Tips: How to shovel snow safely

Though it snowed quite a bit in Toronto last night, I am hearing there the worst of the storm that


Though it snowed quite a bit in Toronto last night, I am hearing there the worst of the storm that is currently wafting through southern Ontario still to come. If the Weather Network is right,  another 10 centimetres of fresh snow will be waiting for me when I get home, and then we’ll get drifting snow for the rest of the night. This means shovelling the driveway numerous times will likely be a part of many people’s evening plans.

No matter where you live in Canada, shovelling is an inevitable part of winter. But if it’s not done right, it can leave you in pain. That’s why the Ontario Chiropractic Association is urging people to shovel safely with their Lift Light and Shovel Right campaign. Their simple advice will keep you safe when the snow flies. Here’s a rundown of their tips:

Don’t let the snow pile up
If the weather report calls for several days of snow, frequent shoveling will allow you to move smaller amounts of snow at once. It’s far less strenuous in the long run.

Warm up
Before tackling any strenuous activity take the time to warm up with some overall conditioning (a 10- to 15-minute walk, even on the spot, should do it), followed by some simple stretching.

Pick the right shovel
Use a lightweight pusher-type shovel. If you are using a metal shovel, spray it with Teflon first, so snow won’t stick to it.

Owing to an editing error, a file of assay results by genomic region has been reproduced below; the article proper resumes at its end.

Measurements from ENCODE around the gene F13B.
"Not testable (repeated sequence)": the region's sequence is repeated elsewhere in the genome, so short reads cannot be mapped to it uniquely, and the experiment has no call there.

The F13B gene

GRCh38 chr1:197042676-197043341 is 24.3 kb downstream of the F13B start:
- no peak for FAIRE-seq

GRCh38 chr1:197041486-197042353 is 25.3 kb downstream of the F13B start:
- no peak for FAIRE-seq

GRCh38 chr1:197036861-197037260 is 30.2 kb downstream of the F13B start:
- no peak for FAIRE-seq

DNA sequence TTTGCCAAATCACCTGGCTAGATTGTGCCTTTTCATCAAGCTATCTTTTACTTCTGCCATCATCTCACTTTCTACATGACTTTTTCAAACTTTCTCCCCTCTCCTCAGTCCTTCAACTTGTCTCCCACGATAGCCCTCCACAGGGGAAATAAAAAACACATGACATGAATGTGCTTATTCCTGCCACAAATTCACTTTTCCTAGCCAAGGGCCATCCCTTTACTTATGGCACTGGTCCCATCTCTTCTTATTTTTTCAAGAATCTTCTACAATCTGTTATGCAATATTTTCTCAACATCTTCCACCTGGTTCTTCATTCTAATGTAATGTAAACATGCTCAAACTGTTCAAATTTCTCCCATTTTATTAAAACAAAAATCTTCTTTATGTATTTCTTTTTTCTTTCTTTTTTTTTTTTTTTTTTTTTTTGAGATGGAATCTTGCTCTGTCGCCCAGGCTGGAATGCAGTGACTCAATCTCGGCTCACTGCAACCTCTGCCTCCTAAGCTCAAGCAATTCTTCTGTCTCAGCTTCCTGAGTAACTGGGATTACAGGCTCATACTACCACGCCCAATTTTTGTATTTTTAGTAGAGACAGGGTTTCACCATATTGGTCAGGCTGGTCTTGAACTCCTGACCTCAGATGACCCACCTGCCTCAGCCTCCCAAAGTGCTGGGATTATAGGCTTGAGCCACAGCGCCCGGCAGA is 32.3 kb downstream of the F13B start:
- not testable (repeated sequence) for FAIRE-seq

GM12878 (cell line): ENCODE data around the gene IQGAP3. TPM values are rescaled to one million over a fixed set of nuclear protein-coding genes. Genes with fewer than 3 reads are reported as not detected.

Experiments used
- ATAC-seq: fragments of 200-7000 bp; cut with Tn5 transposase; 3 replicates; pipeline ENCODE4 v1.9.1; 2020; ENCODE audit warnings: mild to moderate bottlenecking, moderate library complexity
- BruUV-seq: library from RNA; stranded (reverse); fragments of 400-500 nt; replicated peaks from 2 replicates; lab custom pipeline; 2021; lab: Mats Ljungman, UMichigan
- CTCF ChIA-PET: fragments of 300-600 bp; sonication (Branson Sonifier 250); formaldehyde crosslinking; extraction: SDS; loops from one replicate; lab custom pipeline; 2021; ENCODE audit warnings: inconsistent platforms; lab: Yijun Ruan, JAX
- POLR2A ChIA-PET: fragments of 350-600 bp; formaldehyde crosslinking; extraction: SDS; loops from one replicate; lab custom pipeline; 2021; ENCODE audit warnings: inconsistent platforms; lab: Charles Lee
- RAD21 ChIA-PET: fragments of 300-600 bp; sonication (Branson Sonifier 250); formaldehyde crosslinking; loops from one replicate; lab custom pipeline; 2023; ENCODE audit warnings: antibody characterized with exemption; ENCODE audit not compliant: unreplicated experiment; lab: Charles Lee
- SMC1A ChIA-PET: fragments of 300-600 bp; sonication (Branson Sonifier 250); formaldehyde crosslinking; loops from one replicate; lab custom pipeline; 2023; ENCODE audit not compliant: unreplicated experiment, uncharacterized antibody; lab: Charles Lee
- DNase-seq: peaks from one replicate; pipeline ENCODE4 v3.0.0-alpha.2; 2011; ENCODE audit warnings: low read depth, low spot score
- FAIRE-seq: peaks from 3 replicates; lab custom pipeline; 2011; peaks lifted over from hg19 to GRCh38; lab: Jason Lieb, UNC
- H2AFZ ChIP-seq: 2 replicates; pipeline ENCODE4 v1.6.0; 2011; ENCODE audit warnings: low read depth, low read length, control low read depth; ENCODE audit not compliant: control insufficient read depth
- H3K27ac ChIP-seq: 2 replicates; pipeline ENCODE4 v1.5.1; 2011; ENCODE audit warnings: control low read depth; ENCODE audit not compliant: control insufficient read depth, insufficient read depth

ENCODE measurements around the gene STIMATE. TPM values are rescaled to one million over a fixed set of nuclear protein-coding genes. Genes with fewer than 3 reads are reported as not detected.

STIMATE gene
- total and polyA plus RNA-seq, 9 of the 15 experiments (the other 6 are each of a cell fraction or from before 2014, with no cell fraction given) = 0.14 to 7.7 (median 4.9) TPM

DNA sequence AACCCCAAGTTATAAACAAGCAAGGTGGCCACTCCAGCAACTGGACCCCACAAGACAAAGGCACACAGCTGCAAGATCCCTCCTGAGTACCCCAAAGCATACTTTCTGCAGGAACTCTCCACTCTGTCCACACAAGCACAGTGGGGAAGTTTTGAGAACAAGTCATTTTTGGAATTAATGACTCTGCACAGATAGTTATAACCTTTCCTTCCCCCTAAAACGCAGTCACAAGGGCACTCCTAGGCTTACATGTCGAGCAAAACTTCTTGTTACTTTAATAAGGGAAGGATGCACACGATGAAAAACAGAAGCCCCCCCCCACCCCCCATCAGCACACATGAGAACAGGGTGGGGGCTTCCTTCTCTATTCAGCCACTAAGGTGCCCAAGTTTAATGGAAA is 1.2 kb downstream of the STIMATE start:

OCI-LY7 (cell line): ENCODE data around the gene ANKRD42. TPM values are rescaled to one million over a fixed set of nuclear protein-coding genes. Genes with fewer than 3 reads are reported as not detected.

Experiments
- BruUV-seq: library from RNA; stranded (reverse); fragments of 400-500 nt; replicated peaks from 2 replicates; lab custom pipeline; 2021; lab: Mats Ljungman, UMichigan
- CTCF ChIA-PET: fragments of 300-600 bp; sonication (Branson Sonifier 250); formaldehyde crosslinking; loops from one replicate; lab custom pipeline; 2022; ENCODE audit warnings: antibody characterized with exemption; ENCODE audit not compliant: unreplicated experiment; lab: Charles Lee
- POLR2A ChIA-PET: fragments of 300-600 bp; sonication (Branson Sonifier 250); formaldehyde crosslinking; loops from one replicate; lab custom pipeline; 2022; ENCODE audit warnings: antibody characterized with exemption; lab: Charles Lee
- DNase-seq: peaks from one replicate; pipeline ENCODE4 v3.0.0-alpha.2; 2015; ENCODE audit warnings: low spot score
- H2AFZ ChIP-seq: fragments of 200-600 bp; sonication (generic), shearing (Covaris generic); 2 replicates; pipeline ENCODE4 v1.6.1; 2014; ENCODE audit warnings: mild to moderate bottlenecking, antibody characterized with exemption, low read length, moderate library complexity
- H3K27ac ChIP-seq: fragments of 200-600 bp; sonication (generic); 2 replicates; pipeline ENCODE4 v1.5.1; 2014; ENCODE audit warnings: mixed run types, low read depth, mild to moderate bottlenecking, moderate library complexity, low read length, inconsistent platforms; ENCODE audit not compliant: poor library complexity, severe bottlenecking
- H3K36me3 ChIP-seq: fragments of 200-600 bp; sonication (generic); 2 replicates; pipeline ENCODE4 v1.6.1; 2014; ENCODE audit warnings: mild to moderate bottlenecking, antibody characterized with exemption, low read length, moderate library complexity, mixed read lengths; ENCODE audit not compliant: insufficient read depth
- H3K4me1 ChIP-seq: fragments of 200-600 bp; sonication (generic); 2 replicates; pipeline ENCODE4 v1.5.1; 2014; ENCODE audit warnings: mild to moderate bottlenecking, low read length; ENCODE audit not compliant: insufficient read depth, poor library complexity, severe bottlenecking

Push, don’t throw
Always push the snow to the side rather than throw it. That way you avoid lifting heavy shovelfuls of snow, and sudden twisting or turning movements.

Bend your knees
If you find you have to lift a shovelful of snow, as with lifting any heavy object, you need to use your knees and your leg and arm muscles to do the pushing and lifting, while keeping your back straight.

Take breaks
If you feel tired or short of breath, stop and take a rest. Shake out your arms and legs. Stop shoveling immediately if you feel chest pain or back pain. If you have back pain that is severe or that persists for more than a day after shoveling, see a chiropractor. If you have chest pain that is severe, see a medical doctor immediately.

I’ll be sure to keep their advice in mind, but will also keep my fingers crossed that someone else in my family will have shoveled the day’s accumulation of snow by the time I get home.

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